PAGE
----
Truth In Erroring: IETF Proposal Includes New 451 Censorship Error Code
from the it'll-probably-be-nixed-by-the-Bradbury-estate dept
As nations around the world work to chip away at the liberated internet for such compelling reasons as “um, children!”, or “um, cyberwar!”, or even “um, piracy!”, all while lambasting other countries for censorship mind you, the general population may still be shrugging their shoulders in confusion. One reason for that may be a lack of an in-your-face approach to educating people as to what all this proposed policy may mean in their lives, which have only become more reliant on a functioning internet.
That's where internet developer advocate Tim Bray comes in. Business Week has the story of Bray's proposal to the Internet Engineering Task Force to add a new error code for websites: the 451 Censorship Code. You can read Bray's formal proposal here, but the short version is that any site that is unreachable due to legal reasons (normally because of ISP blocking, but not always), would return a 451 error along with a short explanation as to why the connection was blocked. So, for instance, if an ISP decided to block The Pirate Bay, you would get the 451 error along with an explanation that copyright fights were preventing the traffic (or something like that). The 451 code, of course, is an homage to Ray Bradbury's “Fahrenheit 451,” a book that most people think is about censorship, but Bradbury insists is just about how everything you love sucks, including the internet.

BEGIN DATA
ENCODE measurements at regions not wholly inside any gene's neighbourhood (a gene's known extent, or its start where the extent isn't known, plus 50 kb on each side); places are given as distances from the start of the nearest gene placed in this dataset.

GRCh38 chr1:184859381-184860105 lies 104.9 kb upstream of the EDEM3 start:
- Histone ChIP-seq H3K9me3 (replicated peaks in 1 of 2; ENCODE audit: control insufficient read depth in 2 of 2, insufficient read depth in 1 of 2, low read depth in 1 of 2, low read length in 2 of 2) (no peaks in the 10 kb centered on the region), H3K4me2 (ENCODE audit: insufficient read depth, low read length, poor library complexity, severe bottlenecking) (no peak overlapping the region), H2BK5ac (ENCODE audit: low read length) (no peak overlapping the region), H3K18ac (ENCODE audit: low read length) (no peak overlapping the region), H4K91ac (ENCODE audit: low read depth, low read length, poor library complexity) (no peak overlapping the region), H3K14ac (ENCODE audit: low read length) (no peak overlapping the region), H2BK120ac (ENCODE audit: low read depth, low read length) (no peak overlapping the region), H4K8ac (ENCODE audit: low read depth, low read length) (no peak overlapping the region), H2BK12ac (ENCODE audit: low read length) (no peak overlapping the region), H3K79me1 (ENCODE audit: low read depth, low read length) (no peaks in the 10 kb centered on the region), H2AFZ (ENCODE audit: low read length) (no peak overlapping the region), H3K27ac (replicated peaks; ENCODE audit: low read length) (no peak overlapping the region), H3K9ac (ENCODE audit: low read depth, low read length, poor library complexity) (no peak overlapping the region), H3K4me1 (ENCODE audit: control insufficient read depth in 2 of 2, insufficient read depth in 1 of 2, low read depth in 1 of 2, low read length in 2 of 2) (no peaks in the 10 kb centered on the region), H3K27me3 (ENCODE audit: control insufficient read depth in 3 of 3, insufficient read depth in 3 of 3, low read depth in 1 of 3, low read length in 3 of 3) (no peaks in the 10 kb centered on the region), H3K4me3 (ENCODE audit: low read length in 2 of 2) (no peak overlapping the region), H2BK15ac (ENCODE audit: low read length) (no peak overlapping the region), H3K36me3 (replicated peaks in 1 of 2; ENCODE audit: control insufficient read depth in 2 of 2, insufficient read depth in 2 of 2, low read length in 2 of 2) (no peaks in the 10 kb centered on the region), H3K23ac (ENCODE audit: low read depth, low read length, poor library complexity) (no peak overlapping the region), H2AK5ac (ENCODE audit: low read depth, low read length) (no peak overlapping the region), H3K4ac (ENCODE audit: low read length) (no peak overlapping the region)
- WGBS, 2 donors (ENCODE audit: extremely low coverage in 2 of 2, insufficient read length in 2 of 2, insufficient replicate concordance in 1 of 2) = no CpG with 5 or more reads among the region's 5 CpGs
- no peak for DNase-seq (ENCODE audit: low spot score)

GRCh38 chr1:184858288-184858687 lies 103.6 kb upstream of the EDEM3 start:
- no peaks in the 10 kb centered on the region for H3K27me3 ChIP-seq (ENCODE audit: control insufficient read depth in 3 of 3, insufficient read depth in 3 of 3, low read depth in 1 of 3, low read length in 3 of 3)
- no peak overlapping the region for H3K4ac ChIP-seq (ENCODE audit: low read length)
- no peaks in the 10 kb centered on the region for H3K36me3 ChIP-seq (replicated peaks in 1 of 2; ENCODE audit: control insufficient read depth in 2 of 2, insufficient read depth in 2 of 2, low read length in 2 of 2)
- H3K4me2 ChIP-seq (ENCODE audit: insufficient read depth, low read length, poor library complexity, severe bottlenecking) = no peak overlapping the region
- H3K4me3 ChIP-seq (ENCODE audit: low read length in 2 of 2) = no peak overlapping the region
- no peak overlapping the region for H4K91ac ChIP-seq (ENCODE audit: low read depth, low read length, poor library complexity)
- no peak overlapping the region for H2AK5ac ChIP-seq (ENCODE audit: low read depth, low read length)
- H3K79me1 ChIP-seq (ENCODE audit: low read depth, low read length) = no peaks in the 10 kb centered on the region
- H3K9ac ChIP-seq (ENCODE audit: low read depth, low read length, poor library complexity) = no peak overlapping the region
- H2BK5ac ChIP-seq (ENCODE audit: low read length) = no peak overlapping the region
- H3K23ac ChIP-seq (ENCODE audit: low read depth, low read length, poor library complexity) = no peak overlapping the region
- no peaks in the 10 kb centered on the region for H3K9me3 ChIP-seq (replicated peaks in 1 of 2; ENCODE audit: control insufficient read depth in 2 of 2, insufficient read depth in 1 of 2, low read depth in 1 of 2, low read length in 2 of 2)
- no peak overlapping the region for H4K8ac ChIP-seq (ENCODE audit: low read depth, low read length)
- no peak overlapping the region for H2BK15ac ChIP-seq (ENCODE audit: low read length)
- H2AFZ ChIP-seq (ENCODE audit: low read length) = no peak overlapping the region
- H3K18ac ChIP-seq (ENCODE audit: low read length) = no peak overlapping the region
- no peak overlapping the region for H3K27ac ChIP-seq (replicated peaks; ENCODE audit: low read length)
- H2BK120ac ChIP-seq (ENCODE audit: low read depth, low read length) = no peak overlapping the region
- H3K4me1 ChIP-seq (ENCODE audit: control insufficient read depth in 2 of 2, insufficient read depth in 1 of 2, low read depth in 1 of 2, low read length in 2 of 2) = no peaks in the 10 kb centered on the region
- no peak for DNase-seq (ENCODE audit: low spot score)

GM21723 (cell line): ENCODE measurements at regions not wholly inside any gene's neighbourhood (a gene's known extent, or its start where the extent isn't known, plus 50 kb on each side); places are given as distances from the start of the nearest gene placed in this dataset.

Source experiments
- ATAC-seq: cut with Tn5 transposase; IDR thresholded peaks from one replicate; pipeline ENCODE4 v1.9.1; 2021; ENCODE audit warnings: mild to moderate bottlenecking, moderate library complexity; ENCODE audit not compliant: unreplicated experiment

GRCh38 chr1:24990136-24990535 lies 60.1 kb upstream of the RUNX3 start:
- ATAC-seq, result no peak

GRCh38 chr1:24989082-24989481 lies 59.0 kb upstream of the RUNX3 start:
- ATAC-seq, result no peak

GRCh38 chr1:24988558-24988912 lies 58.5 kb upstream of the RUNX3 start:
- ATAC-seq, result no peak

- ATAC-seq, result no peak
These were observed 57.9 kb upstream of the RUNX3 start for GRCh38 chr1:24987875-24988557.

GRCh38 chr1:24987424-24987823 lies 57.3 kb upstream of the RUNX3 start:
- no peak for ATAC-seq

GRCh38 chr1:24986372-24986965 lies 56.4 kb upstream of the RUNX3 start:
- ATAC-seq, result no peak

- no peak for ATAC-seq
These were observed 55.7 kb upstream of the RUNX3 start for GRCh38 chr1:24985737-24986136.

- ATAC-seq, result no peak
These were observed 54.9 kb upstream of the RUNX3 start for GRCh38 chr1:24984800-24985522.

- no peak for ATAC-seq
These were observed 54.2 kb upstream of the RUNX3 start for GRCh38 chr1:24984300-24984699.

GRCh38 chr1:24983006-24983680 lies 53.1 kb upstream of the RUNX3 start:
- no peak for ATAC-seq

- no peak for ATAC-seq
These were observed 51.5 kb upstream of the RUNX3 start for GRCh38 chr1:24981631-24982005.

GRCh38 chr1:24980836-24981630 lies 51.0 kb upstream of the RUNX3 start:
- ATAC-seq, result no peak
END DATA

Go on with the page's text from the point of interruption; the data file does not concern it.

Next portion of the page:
Many of you may have seen this circulated in June, but Bray is now saying that it will go before the IETF beginning this weekend:
“I've been told by the chair of the IETF HTTP Working Group that he'll give the proposal some agenda time at the next IETF meeting,” Bray told CNNMoney by email. “It's not a big proposal; shouldn't take long.”
When asked why he felt compelled to put this proposal together, Bray pointed to Terrance Eden (a UK blogger) who had put a call out for a censorship code after having a connection to The Pirate Bay blocked and receiving a common 403 error:
“Eden's Internet provider had been ordered to block out the site, but Eden wasn't happy with the 403 error response it generated.
'As far as I am concerned, this response is factually incorrect,' Eden wrote on his blog.”
That's because a 403 error is what you get when the server you're connecting to won't let you in. But that isn't what's happening in Eden's case. Eden's ISP is blocking the connection. That's a distinction that should matter to the consumer, who ought to be properly informed of who is keeping them from going where they want on the internet.
And that's Bray's point. It's not that traffic should never be blocked, but the user should know what's actually going on. As he says himself:
“I think most people agree that censorship is sometimes justified, but it's just common sense that when it happens, it should happen out in the open.”